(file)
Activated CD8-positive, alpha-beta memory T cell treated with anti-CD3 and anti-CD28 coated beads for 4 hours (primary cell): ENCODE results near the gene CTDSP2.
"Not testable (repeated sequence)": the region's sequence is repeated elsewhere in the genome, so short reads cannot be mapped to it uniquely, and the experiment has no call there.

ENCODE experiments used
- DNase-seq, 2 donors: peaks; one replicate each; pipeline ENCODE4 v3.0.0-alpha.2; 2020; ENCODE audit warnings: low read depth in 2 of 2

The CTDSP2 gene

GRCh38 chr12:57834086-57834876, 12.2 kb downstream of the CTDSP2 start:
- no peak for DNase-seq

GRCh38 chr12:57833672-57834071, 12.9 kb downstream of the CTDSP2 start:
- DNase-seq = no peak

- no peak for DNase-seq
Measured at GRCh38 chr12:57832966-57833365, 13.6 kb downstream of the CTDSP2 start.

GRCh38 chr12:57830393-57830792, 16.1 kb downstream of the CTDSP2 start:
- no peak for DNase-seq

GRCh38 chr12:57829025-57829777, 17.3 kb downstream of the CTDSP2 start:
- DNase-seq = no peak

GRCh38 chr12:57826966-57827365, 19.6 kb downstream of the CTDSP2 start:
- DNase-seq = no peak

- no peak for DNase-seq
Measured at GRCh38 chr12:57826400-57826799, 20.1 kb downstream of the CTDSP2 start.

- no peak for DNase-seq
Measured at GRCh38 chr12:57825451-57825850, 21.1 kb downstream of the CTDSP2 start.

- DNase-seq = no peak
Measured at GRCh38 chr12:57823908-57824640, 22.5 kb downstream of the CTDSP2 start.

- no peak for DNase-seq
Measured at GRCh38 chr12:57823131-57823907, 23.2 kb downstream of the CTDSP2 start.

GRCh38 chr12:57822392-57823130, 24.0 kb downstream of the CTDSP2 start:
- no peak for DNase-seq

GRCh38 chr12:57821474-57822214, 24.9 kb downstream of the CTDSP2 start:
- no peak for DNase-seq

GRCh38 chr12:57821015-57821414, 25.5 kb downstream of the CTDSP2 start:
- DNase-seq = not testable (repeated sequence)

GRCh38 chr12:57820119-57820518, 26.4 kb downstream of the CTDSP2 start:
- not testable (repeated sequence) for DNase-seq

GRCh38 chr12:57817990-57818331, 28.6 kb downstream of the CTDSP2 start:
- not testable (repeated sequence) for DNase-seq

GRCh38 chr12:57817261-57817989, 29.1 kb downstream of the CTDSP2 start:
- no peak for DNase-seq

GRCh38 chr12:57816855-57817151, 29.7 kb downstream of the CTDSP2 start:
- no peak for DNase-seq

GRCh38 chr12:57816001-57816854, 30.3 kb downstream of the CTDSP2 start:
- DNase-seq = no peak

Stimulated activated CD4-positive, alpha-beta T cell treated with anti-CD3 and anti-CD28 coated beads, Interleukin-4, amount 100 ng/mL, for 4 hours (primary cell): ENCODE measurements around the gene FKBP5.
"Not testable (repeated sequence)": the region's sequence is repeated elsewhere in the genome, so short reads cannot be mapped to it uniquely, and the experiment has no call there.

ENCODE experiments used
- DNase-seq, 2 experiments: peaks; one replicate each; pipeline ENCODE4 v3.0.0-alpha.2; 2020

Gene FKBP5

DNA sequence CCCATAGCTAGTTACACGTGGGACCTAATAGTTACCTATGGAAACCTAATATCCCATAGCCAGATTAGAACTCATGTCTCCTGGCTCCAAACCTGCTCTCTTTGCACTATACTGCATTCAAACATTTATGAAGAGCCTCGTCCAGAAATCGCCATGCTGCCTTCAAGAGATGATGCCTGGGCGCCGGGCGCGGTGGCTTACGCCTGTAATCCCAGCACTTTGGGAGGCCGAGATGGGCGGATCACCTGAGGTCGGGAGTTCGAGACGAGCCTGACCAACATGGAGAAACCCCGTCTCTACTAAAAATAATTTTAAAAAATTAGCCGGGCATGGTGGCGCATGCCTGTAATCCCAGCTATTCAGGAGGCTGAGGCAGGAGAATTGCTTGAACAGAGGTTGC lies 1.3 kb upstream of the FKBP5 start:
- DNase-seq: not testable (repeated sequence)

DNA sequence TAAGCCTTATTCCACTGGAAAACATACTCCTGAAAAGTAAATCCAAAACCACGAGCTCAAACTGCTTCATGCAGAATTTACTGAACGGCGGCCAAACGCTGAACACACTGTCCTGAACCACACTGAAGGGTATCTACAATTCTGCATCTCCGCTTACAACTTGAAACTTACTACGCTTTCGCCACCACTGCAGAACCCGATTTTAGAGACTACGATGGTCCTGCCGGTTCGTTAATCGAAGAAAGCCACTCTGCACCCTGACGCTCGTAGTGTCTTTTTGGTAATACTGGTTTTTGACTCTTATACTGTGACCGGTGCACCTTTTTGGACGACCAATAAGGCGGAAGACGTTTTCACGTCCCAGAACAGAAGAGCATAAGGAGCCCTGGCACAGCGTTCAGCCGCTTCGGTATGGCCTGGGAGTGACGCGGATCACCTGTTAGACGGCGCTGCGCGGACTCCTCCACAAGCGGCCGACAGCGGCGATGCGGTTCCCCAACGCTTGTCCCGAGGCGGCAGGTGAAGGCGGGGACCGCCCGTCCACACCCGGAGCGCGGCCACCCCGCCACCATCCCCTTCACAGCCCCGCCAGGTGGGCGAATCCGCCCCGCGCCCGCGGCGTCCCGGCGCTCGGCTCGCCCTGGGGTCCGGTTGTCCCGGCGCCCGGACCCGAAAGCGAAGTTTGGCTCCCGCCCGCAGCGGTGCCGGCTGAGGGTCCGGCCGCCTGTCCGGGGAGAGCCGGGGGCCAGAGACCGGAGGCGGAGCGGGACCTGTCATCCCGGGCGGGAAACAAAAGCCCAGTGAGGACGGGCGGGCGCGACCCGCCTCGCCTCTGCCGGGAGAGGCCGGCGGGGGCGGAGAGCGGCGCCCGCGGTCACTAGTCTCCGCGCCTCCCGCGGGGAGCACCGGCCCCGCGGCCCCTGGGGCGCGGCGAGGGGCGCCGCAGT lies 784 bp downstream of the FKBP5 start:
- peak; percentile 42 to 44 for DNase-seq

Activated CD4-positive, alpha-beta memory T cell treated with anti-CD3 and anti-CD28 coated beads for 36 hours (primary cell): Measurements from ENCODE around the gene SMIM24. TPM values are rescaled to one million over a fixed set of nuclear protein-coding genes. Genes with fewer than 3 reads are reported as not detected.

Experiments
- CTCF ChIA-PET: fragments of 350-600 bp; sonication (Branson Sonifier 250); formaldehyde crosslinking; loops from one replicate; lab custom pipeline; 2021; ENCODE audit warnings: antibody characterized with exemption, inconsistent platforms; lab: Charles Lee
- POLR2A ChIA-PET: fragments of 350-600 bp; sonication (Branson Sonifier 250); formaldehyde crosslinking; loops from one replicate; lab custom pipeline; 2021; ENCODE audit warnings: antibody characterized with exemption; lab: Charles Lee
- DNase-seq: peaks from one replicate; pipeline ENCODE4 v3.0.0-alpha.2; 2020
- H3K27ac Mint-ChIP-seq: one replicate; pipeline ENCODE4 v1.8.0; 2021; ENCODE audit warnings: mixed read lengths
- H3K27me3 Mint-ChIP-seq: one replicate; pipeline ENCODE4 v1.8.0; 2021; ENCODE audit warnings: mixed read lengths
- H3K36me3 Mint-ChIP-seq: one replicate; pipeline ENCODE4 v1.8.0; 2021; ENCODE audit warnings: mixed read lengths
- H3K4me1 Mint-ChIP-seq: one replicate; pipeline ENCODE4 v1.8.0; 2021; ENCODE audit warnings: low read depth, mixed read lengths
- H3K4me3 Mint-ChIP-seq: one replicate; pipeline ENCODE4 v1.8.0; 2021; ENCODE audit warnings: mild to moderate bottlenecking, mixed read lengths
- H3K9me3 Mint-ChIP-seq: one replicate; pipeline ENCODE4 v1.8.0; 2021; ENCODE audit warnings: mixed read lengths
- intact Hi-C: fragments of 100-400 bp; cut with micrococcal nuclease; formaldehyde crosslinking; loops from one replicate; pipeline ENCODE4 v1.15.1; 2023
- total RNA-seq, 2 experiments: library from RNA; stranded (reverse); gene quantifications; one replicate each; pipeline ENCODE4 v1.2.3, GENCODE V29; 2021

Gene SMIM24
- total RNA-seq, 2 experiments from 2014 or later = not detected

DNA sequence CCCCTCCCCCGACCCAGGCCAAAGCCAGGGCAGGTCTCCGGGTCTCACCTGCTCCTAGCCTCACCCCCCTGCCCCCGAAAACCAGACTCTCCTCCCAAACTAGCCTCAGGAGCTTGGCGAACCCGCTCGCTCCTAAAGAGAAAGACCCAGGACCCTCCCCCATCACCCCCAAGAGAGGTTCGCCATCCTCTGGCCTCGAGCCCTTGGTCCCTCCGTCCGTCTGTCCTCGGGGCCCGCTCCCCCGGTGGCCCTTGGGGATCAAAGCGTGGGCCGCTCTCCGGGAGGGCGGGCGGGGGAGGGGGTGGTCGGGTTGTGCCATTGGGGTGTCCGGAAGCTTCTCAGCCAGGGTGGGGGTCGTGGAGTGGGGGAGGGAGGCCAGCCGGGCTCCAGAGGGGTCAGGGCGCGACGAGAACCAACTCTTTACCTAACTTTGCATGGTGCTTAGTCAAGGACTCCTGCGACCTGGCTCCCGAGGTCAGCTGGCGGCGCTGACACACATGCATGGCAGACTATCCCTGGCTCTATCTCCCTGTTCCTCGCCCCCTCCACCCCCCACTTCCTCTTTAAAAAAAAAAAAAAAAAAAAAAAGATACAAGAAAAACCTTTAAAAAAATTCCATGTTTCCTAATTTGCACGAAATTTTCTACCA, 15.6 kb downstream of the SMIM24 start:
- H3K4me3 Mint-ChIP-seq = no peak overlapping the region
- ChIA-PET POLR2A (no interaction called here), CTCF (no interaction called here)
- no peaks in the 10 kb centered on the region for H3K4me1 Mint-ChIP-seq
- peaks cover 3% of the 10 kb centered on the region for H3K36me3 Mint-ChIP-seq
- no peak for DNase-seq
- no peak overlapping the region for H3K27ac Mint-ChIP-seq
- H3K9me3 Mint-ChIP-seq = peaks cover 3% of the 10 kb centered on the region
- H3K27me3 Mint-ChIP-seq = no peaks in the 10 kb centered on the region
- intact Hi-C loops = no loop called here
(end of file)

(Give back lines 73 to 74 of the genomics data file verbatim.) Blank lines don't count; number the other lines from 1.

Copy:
- H3K9me3 Mint-ChIP-seq = peaks cover 3% of the 10 kb centered on the region
- H3K27me3 Mint-ChIP-seq = no peaks in the 10 kb centered on the region